Conkers: How to Play

How to Play Conkers!

**A special thank you to my husband for helping to write this blog post!**

Conkers. It’s a British thing!

We call them horse chestnuts. To them, it’s so much more than that! It’s an opportunity for a battle!



According to Wikipedia, Conkers is a traditional children’s game in Britain and Ireland played using the seeds of horse chestnut trees. The game is played by two players, each with a conker threaded onto a piece of string: they take turns striking each other’s conker until one breaks.

My husband who is from England, grew up playing conkers and loves the game! He is now teaching it to our son. Coincidentally, our son’s best friend is now also conker-obsessed because his mom’s partner (also from England) has taught him how to play, too!

The next generation of Canadian children can now be seen playing conkers on the school ground!

But it’s more than just a game. There’s lots of steps to the conkers process.

First you must gather your horse chestnuts. Here in Nova Scotia, that’s not a problem! This phase is a bit of a treasure hunt: each seedcase is unique.

You’re looking for a conker that’s neither too big (splits too easily) or too small (doesn’t hit hard enough). Like Goldilocks’ porridge, the best conkers are the ones that are sized “just right”.

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How to Make them

You can play right away with your gathered conkers if you wish.

Drill a hole, with a drill or a nail, through the conker from top to bottom.

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Thread a piece of string through and tie a couple of knots in the string for the conker to “sit on”. You want the knot to be pretty big so the string doesn’t slip through the conker when it’s hitting or being hit. The string should be about 15-20 inches in length.

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How to Play

Then you play! It’s a two-player game.

One player holds up their conker by the string holding it at arm’s length, while the other player takes their conker and, with one hand holding one end of the string, the other steadying the conker, swings it at the other player’s conker.

Players take turns aiming at each other’s conker.

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That sounds harder than it is, so it can be summed up as “hit the other conker with yours.”

 

 

 However, as my husband says, “this is like describing baseball as ‘hit the ball, run fast, don’t get out’.” Like the complexities of baseball, there’s a lot of dimensions to conkers.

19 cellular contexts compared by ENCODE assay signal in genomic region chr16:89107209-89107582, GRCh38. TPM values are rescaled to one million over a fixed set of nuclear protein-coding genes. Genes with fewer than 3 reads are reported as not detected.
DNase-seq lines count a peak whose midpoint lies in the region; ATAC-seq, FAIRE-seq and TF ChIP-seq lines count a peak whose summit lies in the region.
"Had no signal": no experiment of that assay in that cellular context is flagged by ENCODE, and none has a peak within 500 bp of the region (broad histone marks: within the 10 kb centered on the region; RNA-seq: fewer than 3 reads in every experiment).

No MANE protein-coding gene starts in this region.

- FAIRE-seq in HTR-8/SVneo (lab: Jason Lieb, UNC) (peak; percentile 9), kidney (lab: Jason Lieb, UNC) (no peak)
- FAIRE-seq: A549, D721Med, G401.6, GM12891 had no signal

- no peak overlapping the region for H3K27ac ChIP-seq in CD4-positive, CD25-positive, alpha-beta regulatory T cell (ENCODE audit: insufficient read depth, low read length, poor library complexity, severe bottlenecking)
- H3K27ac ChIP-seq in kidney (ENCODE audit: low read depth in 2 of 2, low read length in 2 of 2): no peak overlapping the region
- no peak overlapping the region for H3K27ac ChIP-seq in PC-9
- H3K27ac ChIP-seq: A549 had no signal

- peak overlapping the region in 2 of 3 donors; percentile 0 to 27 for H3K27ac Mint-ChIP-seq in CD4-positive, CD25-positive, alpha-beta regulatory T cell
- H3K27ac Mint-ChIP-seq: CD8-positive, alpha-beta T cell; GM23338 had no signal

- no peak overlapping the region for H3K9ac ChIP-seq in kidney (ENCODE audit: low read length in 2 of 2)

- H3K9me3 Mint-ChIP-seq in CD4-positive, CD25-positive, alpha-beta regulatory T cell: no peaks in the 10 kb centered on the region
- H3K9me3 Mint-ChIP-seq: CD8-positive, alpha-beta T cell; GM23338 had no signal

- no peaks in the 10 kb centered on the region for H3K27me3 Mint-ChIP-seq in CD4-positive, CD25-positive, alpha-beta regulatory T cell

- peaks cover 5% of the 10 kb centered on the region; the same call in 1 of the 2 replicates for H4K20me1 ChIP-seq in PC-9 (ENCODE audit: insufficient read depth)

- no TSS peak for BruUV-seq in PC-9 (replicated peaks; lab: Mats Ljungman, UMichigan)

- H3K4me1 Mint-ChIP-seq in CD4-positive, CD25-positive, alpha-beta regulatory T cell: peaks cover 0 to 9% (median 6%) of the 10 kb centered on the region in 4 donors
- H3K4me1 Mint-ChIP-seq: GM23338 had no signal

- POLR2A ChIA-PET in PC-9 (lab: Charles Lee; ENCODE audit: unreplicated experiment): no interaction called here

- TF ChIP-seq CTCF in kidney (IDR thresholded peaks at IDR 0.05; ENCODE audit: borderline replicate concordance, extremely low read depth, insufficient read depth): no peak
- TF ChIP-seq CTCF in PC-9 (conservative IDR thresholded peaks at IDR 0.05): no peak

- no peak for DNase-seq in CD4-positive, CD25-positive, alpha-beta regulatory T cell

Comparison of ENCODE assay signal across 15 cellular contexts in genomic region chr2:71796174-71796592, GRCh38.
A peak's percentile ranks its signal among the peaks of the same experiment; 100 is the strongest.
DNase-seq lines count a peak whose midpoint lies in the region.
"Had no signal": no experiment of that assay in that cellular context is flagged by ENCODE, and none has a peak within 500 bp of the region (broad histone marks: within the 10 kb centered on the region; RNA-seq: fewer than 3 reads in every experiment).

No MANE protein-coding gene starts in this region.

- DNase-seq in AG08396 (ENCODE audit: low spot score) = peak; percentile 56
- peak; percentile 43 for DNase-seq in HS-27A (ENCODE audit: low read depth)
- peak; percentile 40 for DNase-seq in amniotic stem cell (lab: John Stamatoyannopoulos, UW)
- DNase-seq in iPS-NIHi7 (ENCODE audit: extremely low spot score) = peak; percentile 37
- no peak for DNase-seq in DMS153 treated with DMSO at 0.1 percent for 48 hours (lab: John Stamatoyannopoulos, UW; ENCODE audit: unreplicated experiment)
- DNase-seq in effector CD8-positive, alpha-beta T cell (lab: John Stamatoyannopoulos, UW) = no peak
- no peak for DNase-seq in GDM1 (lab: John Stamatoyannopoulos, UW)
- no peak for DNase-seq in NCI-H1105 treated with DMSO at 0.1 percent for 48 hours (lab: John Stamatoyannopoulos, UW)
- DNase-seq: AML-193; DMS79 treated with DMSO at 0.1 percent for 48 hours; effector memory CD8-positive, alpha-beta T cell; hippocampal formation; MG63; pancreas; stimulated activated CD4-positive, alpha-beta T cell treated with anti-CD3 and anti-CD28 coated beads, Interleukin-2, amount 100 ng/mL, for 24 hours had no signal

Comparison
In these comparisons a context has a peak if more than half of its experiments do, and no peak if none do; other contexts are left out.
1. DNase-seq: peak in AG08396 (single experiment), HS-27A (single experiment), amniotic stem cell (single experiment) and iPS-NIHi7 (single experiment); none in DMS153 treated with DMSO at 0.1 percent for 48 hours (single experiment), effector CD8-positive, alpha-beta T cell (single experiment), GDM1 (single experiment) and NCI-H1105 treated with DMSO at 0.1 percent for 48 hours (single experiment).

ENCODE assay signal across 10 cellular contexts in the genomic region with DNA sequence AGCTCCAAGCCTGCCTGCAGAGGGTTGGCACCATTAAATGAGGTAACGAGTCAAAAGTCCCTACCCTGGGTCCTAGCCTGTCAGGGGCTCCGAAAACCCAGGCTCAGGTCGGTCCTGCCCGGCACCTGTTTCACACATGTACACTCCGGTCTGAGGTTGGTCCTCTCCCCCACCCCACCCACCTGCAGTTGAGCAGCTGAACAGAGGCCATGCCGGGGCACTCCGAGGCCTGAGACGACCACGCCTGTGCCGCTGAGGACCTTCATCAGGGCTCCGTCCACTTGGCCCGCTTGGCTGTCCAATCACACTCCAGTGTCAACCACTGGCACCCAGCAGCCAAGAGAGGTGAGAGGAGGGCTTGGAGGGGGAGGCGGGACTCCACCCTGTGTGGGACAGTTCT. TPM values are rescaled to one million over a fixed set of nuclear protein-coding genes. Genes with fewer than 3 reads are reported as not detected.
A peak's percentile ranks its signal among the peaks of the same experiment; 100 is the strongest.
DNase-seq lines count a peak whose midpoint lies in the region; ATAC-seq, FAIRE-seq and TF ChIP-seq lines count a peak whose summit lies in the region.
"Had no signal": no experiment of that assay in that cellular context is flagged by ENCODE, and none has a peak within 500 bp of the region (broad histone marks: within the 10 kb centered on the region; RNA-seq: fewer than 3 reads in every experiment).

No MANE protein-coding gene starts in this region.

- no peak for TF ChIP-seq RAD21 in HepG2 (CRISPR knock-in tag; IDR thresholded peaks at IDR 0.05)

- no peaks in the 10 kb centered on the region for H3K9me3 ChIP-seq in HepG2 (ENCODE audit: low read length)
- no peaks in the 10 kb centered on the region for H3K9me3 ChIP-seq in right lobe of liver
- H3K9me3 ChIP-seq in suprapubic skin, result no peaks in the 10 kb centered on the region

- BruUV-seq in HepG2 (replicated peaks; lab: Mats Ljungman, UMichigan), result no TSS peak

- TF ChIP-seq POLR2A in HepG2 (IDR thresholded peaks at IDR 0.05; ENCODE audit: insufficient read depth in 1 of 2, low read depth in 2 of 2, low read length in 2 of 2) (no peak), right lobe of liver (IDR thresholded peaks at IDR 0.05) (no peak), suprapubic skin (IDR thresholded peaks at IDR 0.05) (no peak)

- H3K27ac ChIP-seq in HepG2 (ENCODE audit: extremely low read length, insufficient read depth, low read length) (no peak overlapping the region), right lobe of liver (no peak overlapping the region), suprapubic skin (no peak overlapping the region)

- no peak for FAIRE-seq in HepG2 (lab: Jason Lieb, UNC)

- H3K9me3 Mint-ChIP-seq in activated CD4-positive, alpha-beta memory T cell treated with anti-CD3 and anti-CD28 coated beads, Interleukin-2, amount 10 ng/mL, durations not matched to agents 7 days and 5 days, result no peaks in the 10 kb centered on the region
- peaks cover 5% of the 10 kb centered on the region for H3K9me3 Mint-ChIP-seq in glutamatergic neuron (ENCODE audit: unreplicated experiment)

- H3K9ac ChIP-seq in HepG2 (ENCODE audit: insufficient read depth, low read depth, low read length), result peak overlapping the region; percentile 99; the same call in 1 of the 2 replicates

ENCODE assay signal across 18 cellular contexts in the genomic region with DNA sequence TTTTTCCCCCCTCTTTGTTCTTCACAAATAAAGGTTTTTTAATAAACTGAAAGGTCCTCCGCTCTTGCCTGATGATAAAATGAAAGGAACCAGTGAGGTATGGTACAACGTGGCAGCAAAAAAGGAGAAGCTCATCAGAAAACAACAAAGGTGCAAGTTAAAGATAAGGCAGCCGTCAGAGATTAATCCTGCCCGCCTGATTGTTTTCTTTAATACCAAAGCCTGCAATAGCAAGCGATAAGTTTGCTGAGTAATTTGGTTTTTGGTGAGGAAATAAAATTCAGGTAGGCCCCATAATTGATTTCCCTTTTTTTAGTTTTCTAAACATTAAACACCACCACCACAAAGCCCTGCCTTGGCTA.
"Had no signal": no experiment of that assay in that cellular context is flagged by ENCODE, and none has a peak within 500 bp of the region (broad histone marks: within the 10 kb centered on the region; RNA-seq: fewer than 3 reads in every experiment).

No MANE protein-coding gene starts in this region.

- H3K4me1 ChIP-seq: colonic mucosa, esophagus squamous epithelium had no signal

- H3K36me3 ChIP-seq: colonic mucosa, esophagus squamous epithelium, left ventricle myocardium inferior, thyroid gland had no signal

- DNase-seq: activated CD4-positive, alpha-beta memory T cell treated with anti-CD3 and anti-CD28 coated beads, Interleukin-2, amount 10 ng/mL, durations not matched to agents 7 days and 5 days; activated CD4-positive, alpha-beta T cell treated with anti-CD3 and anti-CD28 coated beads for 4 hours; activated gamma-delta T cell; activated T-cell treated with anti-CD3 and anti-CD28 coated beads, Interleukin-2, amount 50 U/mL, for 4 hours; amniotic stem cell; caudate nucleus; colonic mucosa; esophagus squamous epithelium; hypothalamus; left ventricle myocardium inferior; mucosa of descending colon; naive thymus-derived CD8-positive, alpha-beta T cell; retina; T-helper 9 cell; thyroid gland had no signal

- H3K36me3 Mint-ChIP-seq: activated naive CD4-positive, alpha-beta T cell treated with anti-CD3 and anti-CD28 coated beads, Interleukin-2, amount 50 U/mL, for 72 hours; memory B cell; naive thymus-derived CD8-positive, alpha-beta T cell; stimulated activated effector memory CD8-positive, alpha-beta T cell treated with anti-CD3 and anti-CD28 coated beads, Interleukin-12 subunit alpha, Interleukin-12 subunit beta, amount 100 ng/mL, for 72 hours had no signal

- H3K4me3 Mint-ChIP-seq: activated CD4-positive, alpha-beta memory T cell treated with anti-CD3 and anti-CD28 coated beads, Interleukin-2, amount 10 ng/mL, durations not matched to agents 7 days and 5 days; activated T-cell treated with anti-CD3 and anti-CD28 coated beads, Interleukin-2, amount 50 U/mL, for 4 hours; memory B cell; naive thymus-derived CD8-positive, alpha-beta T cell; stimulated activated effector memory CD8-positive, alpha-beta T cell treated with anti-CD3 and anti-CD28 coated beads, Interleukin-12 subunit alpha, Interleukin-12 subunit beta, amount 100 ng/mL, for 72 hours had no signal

Do you hit hard?

Do you try to go for lots of small hits or a few big ones?

Do you hold the conker string tightly or loosely?

All these can matter to expert conker players, but the bottom line is, even at its most basic, conkers is a heck of a lot of fun.

Winning the Game

The game is won when a conker is broken and falls off the string – sometimes it can be the conker being hit, but just as commonly it’s the hitting conker that shatters into a spray of bits of shell and nut.

The surviving conker is dubbed a “one-er”, meaning it’s won one match.

If it wins two, it’s a two-er, a three-er, and so on.

One other neat thing about the scoring: if your conker beats a conker that has a number of wins, you get to add its wins to your total, plus the one for the victory. So if your three-er beats a five-er, it becomes an nine-er, and so on.

Legends tell of conkers in the fifty-er and higher range, but these are, like the unicorn, legends.

Ways to Prepare a Conker

You can prepare conkers in advance, by baking them in a low oven to dry them out and harden them, making them more fearsome weapons, and harder to crack.

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Similar results can be achieved by storing them in salt, or soaking them in vinegar then drying them slowly.

In Britain generations of schoolkids have developed their own methods for producing the perfect conker… and some of these have even gone into the realm of cheating. Ask any British conker player about the Krazy Glue scandal and they’ll know exactly what you’re talking about – the unfair practice of squeezing Krazy Glue down the conker’s string hole to make the conker rock-hard and impossible to break.

This is, as the British say, definitely not fair play. There is a World Conker Championships, held annually, and former champion Charlie Bray has claimed that

“There are many underhanded ways of making your conker harder. The best is to pass it through a pig. The conker will harden by soaking in its stomach juices. Then you search through the pig’s waste to find the conker.”

 

Now that’s dedication!

For those who really get into the sport and live in the Annapolis Valley, there is an annual championship through the Annapolis Royal Conker Club.

Happy playing!

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